In early 1916, Congress passed a law calling for the issuance of 100,000 gold dollars to be sold as souvenirs for $3 apiece to raise money for a memorial to the martyred President William McKinley in Niles, Ohio. Despite the lofty goals, only 20,026 pieces were struck in August and October 1916. The National McKinley Birthplace Memorial Association sold an estimated 8,000 pieces to the public, approximately 7,000 to Texas dealer B. Max Mehl (at reduced prices), and the rest were returned to the Mint and destroyed. Thus, the total number of 1916 McKinley Dollars that made it into the hands of the public is an estimated 15,000 pieces.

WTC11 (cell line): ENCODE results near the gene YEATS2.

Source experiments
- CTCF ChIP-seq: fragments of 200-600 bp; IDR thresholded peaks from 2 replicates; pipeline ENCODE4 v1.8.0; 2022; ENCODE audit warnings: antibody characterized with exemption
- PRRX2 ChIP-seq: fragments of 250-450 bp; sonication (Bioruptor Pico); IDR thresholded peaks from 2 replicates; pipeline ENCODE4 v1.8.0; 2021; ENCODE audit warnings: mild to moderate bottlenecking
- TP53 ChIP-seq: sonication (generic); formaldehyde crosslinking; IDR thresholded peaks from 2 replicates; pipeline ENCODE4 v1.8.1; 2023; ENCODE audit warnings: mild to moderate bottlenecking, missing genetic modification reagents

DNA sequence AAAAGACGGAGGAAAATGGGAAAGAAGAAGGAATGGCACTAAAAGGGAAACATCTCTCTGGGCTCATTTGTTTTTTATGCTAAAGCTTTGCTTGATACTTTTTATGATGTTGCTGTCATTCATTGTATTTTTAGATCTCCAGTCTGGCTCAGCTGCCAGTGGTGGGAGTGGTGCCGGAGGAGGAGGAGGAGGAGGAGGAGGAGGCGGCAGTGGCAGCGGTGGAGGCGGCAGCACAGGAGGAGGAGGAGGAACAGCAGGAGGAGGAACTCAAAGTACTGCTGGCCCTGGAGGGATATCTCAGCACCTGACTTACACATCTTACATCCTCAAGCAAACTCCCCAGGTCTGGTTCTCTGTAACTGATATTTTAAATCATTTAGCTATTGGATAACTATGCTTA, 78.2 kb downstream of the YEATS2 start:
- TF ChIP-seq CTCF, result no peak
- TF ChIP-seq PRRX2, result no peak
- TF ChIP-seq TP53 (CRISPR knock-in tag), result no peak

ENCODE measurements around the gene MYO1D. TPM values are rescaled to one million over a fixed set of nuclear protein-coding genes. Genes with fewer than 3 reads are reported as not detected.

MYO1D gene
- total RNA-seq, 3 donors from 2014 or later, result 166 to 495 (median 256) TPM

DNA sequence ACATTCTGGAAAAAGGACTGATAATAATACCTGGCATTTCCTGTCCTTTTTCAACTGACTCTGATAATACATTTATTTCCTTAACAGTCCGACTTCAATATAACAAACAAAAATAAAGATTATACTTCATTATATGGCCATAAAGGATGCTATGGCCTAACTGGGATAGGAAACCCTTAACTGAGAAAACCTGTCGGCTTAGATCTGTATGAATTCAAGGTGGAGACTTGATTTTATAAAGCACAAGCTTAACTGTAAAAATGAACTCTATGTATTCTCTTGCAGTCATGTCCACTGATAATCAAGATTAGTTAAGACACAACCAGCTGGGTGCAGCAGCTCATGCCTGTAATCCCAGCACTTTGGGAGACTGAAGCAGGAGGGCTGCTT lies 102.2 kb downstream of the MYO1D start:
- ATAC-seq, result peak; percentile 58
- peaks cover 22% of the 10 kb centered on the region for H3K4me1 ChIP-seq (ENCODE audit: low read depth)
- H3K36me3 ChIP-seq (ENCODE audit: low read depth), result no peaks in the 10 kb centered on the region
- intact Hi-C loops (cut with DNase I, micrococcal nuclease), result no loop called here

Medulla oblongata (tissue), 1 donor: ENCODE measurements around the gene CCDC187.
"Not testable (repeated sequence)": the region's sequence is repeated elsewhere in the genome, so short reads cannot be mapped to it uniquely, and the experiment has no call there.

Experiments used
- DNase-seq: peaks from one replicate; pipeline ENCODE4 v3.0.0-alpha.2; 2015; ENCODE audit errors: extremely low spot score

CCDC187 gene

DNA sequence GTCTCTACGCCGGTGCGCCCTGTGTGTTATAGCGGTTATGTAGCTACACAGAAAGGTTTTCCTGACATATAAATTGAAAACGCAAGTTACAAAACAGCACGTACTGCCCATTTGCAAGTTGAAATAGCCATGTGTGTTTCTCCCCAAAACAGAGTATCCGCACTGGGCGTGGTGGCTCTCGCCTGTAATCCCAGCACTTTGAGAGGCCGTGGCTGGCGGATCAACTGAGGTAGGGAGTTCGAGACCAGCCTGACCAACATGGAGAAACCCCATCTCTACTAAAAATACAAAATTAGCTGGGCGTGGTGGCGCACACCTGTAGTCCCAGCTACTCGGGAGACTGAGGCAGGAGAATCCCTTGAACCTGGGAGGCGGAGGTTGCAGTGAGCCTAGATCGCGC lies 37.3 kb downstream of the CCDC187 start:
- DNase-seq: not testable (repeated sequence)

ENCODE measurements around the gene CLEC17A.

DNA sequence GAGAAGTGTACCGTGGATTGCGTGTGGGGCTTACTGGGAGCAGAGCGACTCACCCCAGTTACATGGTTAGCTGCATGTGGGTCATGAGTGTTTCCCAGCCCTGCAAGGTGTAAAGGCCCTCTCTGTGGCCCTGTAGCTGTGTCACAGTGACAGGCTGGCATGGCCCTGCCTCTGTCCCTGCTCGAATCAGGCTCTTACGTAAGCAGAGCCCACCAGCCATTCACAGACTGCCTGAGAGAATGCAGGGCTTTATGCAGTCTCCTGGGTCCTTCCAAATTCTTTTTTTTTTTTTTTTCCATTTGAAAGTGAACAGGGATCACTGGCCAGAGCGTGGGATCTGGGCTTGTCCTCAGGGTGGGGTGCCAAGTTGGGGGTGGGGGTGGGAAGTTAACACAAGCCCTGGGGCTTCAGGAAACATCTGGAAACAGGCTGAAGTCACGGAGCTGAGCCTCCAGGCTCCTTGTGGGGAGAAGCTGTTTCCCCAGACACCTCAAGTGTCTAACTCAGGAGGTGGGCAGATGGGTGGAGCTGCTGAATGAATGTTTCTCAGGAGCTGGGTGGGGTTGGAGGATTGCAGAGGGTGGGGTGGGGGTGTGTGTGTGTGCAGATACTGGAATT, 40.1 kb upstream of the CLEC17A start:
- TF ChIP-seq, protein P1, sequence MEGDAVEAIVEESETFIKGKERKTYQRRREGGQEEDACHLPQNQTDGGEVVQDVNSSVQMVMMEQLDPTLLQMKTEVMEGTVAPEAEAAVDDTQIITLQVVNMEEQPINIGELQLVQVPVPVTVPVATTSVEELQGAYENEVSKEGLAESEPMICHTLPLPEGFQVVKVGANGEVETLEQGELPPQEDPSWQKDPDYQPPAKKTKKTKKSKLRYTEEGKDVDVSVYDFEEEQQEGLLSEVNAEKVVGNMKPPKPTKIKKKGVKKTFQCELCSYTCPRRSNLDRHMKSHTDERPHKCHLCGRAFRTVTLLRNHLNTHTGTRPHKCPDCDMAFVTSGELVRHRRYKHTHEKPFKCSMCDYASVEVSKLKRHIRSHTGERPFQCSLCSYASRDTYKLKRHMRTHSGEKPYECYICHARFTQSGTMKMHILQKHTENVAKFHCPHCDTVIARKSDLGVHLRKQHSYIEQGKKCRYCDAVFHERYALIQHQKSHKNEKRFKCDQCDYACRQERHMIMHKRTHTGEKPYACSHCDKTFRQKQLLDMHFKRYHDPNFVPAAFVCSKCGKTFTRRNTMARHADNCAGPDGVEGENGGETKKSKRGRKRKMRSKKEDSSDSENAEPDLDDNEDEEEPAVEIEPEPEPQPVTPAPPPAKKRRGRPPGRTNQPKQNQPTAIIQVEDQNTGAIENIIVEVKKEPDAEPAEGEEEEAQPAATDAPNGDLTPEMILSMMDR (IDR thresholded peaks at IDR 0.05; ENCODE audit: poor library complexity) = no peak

Virtually all of the known examples are Mint State, though a few "escaped" into circulation or were made into jewelry. As a result, the survival rate is extremely high. PCGS alone has certified over four thousand examples, the bulk of which grade out at MS64. Gems are common and even MS67 pieces are plentiful enough (but pricey).